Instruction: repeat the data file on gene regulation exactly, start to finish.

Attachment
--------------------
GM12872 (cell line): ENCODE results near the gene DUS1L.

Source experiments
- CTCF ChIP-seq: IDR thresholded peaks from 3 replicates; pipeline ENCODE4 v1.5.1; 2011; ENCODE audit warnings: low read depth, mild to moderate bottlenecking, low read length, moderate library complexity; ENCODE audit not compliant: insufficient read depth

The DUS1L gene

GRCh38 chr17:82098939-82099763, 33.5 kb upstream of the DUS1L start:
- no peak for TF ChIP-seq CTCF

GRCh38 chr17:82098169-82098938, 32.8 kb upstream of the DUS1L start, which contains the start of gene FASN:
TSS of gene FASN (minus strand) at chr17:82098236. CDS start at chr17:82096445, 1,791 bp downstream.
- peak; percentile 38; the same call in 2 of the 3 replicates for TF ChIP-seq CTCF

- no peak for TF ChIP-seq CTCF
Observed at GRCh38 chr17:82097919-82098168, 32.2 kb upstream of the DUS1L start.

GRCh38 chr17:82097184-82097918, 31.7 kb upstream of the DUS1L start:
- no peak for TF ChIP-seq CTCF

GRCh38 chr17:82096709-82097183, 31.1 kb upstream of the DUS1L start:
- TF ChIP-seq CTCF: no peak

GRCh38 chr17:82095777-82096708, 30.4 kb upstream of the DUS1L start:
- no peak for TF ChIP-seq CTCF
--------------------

GM12872 (cell line): ENCODE results near the gene DUS1L.

Source experiments
- CTCF ChIP-seq: IDR thresholded peaks from 3 replicates; pipeline ENCODE4 v1.5.1; 2011; ENCODE audit warnings: low read depth, mild to moderate bottlenecking, low read length, moderate library complexity; ENCODE audit not compliant: insufficient read depth

The DUS1L gene

GRCh38 chr17:82098939-82099763, 33.5 kb upstream of the DUS1L start:
- no peak for TF ChIP-seq CTCF

GRCh38 chr17:82098169-82098938, 32.8 kb upstream of the DUS1L start, which contains the start of gene FASN:
TSS of gene FASN (minus strand) at chr17:82098236. CDS start at chr17:82096445, 1,791 bp downstream.
- peak; percentile 38; the same call in 2 of the 3 replicates for TF ChIP-seq CTCF

- no peak for TF ChIP-seq CTCF
Observed at GRCh38 chr17:82097919-82098168, 32.2 kb upstream of the DUS1L start.

GRCh38 chr17:82097184-82097918, 31.7 kb upstream of the DUS1L start:
- no peak for TF ChIP-seq CTCF

GRCh38 chr17:82096709-82097183, 31.1 kb upstream of the DUS1L start:
- TF ChIP-seq CTCF: no peak

GRCh38 chr17:82095777-82096708, 30.4 kb upstream of the DUS1L start:
- no peak for TF ChIP-seq CTCF